Safety differences exist among colloids widely used for fluid management in acutely ill patients, as judged according to the comparative incidence of adverse events.
Colloid safety data for human subjects were sought, without language or time period restrictions, by means of computer searches of bibliographic and clinical trial databases, hand searches of medical journals and Index Medicus, inquiries with investigators and colloid suppliers, and examination of reference lists. Search terms included "colloids", "morbidity", and "mortality".
Controlled trials, cohort studies, pharmacovigilance studies, and prior meta-analyses were independently selected by 2 unblinded investigators. Of 189 candidate studies, 113 were included, with safety data encompassing 1.54 × 106 patients and 1.09 × 108 colloid infusions.
Two unblinded investigators independently extracted data. Study limitations and confounding factors were tabulated.
With albumin as the reference colloid, the incidence rate ratio for anaphylactoid reactions was 4.51 (95% confidence interval, 2.06-9.89) after hydroxyethyl starch administration, 2.32 (95% confidence interval, 1.21-4.45) after dextran, and 12.4 (95% confidence interval, 6.40-24.0) after gelatin. Pruritus occurrence was significantly increased by hydroxyethyl starch exposure (odds ratio, 1.78; 95% confidence interval, 1.23-2.58). Artificial colloid administration was consistently associated with coagulopathy and clinical bleeding, most frequently in cardiac surgery patients receiving hydroxyethyl starch. On the basis of large-scale pharmacovigilance study results, albumin infusion resulted in a low rate of both total adverse events (3.1 to 8.6 per 105 infusions) and serious adverse events (1.29 per 106 infusions).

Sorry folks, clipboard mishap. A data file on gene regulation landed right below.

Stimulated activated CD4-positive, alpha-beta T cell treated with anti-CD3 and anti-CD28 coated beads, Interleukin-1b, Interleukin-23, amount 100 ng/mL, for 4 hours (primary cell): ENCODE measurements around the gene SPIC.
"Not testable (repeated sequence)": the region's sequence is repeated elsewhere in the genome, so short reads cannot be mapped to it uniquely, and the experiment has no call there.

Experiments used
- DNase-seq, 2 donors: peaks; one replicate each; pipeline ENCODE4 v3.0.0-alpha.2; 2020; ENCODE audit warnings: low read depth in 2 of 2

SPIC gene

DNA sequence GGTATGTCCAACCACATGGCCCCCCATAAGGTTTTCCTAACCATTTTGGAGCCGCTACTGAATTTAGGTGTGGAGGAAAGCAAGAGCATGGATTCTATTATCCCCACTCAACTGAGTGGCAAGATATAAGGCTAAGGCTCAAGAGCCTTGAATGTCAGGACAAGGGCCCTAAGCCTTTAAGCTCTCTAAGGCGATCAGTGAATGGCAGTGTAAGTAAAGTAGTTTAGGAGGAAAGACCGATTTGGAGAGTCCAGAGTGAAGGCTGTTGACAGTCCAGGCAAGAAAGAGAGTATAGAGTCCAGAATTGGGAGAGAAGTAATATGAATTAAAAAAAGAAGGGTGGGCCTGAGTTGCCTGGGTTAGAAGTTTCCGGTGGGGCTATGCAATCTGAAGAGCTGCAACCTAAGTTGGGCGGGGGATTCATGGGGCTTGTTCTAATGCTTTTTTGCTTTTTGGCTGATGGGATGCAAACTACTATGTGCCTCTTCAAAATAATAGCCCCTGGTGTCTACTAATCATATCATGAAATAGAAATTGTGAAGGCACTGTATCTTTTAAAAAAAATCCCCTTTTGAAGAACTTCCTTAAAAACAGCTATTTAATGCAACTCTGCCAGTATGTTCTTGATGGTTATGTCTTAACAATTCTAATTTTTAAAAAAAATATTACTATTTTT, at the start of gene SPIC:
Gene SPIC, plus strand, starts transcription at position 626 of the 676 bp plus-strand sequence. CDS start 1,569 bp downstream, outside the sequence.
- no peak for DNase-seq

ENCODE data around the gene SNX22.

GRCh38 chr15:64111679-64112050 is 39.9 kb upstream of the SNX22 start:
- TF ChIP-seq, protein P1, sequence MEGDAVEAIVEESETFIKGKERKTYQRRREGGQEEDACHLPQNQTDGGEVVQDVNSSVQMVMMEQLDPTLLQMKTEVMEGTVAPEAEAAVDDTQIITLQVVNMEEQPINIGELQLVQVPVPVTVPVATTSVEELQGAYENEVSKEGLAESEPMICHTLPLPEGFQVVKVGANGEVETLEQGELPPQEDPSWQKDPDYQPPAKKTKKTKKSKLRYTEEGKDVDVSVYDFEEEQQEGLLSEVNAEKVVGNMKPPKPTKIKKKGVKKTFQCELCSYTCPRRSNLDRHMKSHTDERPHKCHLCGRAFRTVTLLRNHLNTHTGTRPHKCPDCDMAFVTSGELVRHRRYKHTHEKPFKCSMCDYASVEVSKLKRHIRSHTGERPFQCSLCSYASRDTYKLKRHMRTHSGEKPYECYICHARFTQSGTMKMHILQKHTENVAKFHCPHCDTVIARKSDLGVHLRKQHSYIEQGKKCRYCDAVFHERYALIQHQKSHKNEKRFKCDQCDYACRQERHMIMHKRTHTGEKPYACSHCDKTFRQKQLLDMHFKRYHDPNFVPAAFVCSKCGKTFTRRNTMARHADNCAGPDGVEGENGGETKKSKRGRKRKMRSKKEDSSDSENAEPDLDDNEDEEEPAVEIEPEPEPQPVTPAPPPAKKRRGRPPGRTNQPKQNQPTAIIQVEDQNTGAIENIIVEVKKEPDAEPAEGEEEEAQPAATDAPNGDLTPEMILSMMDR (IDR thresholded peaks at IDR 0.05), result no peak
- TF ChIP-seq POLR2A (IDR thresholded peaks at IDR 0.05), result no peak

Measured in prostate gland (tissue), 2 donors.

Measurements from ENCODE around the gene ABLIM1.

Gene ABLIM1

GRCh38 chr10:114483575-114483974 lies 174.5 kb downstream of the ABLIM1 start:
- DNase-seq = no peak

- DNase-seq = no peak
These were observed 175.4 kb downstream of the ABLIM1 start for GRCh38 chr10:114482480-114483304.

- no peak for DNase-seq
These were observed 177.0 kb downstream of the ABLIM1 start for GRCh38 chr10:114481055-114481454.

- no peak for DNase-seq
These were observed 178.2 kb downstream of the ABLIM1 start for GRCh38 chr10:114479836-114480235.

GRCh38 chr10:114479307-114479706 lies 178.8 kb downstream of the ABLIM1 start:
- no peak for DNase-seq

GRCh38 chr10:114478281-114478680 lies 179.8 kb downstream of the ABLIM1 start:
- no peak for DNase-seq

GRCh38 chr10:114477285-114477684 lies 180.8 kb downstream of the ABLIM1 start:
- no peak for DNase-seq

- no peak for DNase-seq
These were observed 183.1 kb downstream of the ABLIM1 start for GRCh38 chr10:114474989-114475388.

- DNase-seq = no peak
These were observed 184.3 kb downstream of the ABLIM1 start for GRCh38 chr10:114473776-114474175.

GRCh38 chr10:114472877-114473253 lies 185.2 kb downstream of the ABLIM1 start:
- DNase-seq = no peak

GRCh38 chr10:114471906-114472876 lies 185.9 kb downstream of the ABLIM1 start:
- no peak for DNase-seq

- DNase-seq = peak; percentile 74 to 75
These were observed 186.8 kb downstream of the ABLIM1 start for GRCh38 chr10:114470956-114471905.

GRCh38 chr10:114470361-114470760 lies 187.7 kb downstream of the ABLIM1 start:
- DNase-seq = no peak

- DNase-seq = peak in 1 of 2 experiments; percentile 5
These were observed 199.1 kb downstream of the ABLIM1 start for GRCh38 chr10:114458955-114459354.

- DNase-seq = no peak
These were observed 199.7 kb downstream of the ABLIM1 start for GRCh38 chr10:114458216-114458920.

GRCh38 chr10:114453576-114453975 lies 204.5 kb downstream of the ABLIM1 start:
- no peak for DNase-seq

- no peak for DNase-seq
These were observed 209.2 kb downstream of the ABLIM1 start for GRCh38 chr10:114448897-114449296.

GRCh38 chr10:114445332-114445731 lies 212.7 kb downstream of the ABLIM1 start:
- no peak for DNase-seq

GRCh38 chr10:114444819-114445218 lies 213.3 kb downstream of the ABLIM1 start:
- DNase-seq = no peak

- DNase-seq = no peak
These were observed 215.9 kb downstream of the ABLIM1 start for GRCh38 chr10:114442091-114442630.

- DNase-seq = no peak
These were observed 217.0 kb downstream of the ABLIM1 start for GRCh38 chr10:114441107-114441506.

Significant safety differences exist among colloids. Therefore, conclusions regarding the clinical usefulness of colloids as a fluid class should be formed with caution.